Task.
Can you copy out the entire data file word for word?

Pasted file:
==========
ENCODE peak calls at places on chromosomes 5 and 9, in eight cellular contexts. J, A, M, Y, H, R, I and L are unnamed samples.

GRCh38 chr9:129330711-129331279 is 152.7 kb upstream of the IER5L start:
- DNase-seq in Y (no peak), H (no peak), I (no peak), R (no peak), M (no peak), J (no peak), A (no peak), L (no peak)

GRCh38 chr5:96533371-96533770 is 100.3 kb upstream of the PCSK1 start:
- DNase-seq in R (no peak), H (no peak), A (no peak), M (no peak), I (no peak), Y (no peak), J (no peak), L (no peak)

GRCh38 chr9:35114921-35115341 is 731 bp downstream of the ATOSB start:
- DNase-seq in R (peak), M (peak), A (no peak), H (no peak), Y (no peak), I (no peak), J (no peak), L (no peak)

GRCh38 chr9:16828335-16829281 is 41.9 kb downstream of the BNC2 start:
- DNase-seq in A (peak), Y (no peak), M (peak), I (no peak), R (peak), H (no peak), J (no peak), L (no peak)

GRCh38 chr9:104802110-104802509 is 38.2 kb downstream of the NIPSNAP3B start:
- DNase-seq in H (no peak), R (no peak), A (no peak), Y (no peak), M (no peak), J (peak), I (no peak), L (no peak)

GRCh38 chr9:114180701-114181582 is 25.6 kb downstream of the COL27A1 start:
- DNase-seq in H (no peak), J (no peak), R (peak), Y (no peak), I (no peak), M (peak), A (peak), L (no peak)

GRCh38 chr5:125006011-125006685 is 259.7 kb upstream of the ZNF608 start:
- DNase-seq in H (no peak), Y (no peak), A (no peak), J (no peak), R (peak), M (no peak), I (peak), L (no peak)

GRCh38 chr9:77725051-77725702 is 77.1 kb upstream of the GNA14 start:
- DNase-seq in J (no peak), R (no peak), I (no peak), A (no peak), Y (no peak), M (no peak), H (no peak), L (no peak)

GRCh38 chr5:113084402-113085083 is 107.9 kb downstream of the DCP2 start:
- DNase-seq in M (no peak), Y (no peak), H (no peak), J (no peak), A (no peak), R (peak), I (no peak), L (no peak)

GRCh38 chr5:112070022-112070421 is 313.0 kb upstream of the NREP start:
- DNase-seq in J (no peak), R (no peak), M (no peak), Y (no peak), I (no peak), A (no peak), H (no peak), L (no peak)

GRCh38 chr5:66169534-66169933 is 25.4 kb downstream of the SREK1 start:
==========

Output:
ENCODE peak calls at places on chromosomes 5 and 9, in eight cellular contexts. J, A, M, Y, H, R, I and L are unnamed samples.

GRCh38 chr9:129330711-129331279 is 152.7 kb upstream of the IER5L start:
- DNase-seq in Y (no peak), H (no peak), I (no peak), R (no peak), M (no peak), J (no peak), A (no peak), L (no peak)

GRCh38 chr5:96533371-96533770 is 100.3 kb upstream of the PCSK1 start:
- DNase-seq in R (no peak), H (no peak), A (no peak), M (no peak), I (no peak), Y (no peak), J (no peak), L (no peak)

GRCh38 chr9:35114921-35115341 is 731 bp downstream of the ATOSB start:
- DNase-seq in R (peak), M (peak), A (no peak), H (no peak), Y (no peak), I (no peak), J (no peak), L (no peak)

GRCh38 chr9:16828335-16829281 is 41.9 kb downstream of the BNC2 start:
- DNase-seq in A (peak), Y (no peak), M (peak), I (no peak), R (peak), H (no peak), J (no peak), L (no peak)

GRCh38 chr9:104802110-104802509 is 38.2 kb downstream of the NIPSNAP3B start:
- DNase-seq in H (no peak), R (no peak), A (no peak), Y (no peak), M (no peak), J (peak), I (no peak), L (no peak)

GRCh38 chr9:114180701-114181582 is 25.6 kb downstream of the COL27A1 start:
- DNase-seq in H (no peak), J (no peak), R (peak), Y (no peak), I (no peak), M (peak), A (peak), L (no peak)

GRCh38 chr5:125006011-125006685 is 259.7 kb upstream of the ZNF608 start:
- DNase-seq in H (no peak), Y (no peak), A (no peak), J (no peak), R (peak), M (no peak), I (peak), L (no peak)

GRCh38 chr9:77725051-77725702 is 77.1 kb upstream of the GNA14 start:
- DNase-seq in J (no peak), R (no peak), I (no peak), A (no peak), Y (no peak), M (no peak), H (no peak), L (no peak)

GRCh38 chr5:113084402-113085083 is 107.9 kb downstream of the DCP2 start:
- DNase-seq in M (no peak), Y (no peak), H (no peak), J (no peak), A (no peak), R (peak), I (no peak), L (no peak)

GRCh38 chr5:112070022-112070421 is 313.0 kb upstream of the NREP start:
- DNase-seq in J (no peak), R (no peak), M (no peak), Y (no peak), I (no peak), A (no peak), H (no peak), L (no peak)

GRCh38 chr5:66169534-66169933 is 25.4 kb downstream of the SREK1 start: